Trump advisers divided on Paris climate accord
President mulls whether to exit Paris agreement.
WASHINGTON — The White House is fiercely divided over President Donald Trump’s campaign promise to “cancel” the Paris agreement, the 2015 accord that binds nearly every country to curb global warming, with more moderate voices maintaining that he should stick with the agreement despite his campaign pledge.
Stephen Bannon, Trump’s senior adviser, is pressing the president to officially pull the United States from the landmark accord, but he is clashing with Secretary of State Rex Tillerson and the president’s daughter Ivanka, who fear the move could have broad and damaging diplomatic ramifications.
Trump vowed on the campaign trail to tear up President Barack Obama’s global warming policies, and on the home front he is moving aggressively to meet those pledges with deep cuts to the Environmental Protection Agency and a new EPA administrator, Scott Pruitt, who is a skeptic of climate science.
Next week, Trump plans to sign an executive order directing Pruitt to start the lengthy legal process of unwinding Obama’s EPA regulations for cutting greenhouse pollution from coalfired power plants. Those regulations are the linchpin of the last administration’s program to meet the nation’s obligations to reduce climate emissions under the Paris agreement.
While the president cannot, as Trump suggested, unilaterally undo a 194-nation accord that has been legally ratified, he could initiate the four-year process to withdraw the world’s largest economy and second-largest climate polluter from the first worldwide deal to tackle global warming. Such a move would rend a global deal that has been hailed as historic, throwing into question the fate of global climate policy and, diplomats say, the credibility of the United States.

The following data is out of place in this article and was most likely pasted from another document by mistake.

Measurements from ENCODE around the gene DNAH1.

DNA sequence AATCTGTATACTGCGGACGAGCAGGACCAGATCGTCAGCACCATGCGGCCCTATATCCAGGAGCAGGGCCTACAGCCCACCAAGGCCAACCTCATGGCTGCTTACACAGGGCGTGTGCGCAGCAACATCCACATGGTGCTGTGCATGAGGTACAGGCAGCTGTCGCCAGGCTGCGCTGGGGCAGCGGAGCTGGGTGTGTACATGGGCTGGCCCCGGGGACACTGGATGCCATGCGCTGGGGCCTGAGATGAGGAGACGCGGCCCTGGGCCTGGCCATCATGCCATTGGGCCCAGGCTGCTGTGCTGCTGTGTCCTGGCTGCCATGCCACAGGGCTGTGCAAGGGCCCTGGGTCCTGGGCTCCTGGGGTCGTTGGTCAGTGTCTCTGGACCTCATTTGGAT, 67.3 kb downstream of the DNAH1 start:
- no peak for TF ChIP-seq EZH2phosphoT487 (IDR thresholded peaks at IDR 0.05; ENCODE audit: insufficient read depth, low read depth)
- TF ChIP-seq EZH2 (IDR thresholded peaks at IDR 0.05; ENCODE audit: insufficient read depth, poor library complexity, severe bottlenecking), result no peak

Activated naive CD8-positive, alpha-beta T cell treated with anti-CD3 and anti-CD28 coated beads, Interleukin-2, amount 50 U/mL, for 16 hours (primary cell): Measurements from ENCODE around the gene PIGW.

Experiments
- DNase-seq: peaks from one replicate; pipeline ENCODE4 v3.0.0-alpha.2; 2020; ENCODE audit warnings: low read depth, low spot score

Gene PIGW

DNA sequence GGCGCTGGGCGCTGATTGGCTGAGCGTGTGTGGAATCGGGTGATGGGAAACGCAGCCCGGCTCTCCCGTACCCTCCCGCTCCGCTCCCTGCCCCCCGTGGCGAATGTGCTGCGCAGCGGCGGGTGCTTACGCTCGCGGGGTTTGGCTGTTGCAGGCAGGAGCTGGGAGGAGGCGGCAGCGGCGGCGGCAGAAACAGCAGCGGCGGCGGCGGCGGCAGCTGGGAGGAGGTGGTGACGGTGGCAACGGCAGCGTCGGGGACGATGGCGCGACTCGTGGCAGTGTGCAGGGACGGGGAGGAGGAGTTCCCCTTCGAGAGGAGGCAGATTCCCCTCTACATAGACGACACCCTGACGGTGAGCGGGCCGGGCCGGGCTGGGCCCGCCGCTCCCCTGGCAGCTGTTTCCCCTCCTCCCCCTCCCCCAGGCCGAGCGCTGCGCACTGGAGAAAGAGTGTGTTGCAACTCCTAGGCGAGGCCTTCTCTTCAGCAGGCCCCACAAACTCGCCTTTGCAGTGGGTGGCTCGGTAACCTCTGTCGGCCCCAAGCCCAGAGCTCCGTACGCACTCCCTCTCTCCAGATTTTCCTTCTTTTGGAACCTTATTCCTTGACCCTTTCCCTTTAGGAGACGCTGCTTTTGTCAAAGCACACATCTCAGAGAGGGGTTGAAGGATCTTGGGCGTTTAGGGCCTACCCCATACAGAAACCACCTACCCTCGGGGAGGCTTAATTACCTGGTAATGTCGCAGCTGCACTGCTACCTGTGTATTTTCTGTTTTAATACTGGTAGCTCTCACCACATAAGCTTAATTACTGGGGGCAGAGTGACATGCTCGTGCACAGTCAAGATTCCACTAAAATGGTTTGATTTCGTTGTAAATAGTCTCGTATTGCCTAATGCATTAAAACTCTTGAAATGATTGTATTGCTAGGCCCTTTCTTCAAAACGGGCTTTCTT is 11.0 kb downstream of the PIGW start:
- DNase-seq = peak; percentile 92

But it would also demonstrate to his supporters that Trump is a man of his word, putting U.S. coal interests ahead of the global deal forged by Obama.
On one side of that debate is Bannon, who as a former chief executive of Breitbart News published countless articles denouncing climate change as a hoax, and who has vowed to push Trump to transform all his major campaign promises into policy actions.
On the other side are Ivanka Trump, Tillerson, and a slew of foreign policy advisers and career diplomats who argue that the fallout of withdrawing from the accord could be severe, undercutting the United States’ credibility on other foreign policy issues and damaging relations with key allies.
Although Ivanka Trump has not spoken out publicly for action to combat climate change, proponents and opponents of such action see her as an ally. Former Vice President Al Gore met with her during the Trump transition and was ushered in by the first daughter to see the president-elect. Actor and activist Leonardo DiCaprio even slipped her a DVD copy of his climate-change documentary.
“President Trump Must Not Wobble on Climate Change — No Matter What Ivanka Says ...” was the headline of a Breitbart post on Monday written by James Delingpole, who is close to Bannon and who leads the website’s coverage of climate-change policy.
Donald Trump wants to make a decision by next week, say people familiar with the White House’s debate on the climate pact, in order to announce his executive order to undo Obama’s climate regulations in conjunction with his plans for the Paris deal.